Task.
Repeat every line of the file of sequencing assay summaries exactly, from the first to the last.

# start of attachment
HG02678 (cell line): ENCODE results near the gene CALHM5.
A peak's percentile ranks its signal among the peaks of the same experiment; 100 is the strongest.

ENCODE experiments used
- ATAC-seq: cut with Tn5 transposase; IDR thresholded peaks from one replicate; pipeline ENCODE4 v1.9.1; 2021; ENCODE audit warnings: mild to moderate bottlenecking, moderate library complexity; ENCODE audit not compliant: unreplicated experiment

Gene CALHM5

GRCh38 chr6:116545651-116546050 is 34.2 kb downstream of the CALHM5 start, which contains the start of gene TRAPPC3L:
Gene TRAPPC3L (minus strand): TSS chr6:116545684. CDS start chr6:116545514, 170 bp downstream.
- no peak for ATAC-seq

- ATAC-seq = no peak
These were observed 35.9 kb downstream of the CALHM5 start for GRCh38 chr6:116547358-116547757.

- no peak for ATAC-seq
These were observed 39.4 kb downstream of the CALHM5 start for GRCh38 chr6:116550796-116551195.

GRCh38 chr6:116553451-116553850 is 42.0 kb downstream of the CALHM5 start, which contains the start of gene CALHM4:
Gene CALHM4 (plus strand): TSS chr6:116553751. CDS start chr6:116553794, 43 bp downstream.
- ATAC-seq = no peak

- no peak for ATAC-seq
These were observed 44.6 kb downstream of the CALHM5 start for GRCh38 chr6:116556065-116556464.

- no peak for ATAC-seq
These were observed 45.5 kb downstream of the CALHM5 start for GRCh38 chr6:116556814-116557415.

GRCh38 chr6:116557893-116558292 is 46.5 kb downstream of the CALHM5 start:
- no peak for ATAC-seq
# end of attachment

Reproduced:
HG02678 (cell line): ENCODE results near the gene CALHM5.
A peak's percentile ranks its signal among the peaks of the same experiment; 100 is the strongest.

ENCODE experiments used
- ATAC-seq: cut with Tn5 transposase; IDR thresholded peaks from one replicate; pipeline ENCODE4 v1.9.1; 2021; ENCODE audit warnings: mild to moderate bottlenecking, moderate library complexity; ENCODE audit not compliant: unreplicated experiment

Gene CALHM5

GRCh38 chr6:116545651-116546050 is 34.2 kb downstream of the CALHM5 start, which contains the start of gene TRAPPC3L:
Gene TRAPPC3L (minus strand): TSS chr6:116545684. CDS start chr6:116545514, 170 bp downstream.
- no peak for ATAC-seq

- ATAC-seq = no peak
These were observed 35.9 kb downstream of the CALHM5 start for GRCh38 chr6:116547358-116547757.

- no peak for ATAC-seq
These were observed 39.4 kb downstream of the CALHM5 start for GRCh38 chr6:116550796-116551195.

GRCh38 chr6:116553451-116553850 is 42.0 kb downstream of the CALHM5 start, which contains the start of gene CALHM4:
Gene CALHM4 (plus strand): TSS chr6:116553751. CDS start chr6:116553794, 43 bp downstream.
- ATAC-seq = no peak

- no peak for ATAC-seq
These were observed 44.6 kb downstream of the CALHM5 start for GRCh38 chr6:116556065-116556464.

- no peak for ATAC-seq
These were observed 45.5 kb downstream of the CALHM5 start for GRCh38 chr6:116556814-116557415.

GRCh38 chr6:116557893-116558292 is 46.5 kb downstream of the CALHM5 start:
- no peak for ATAC-seq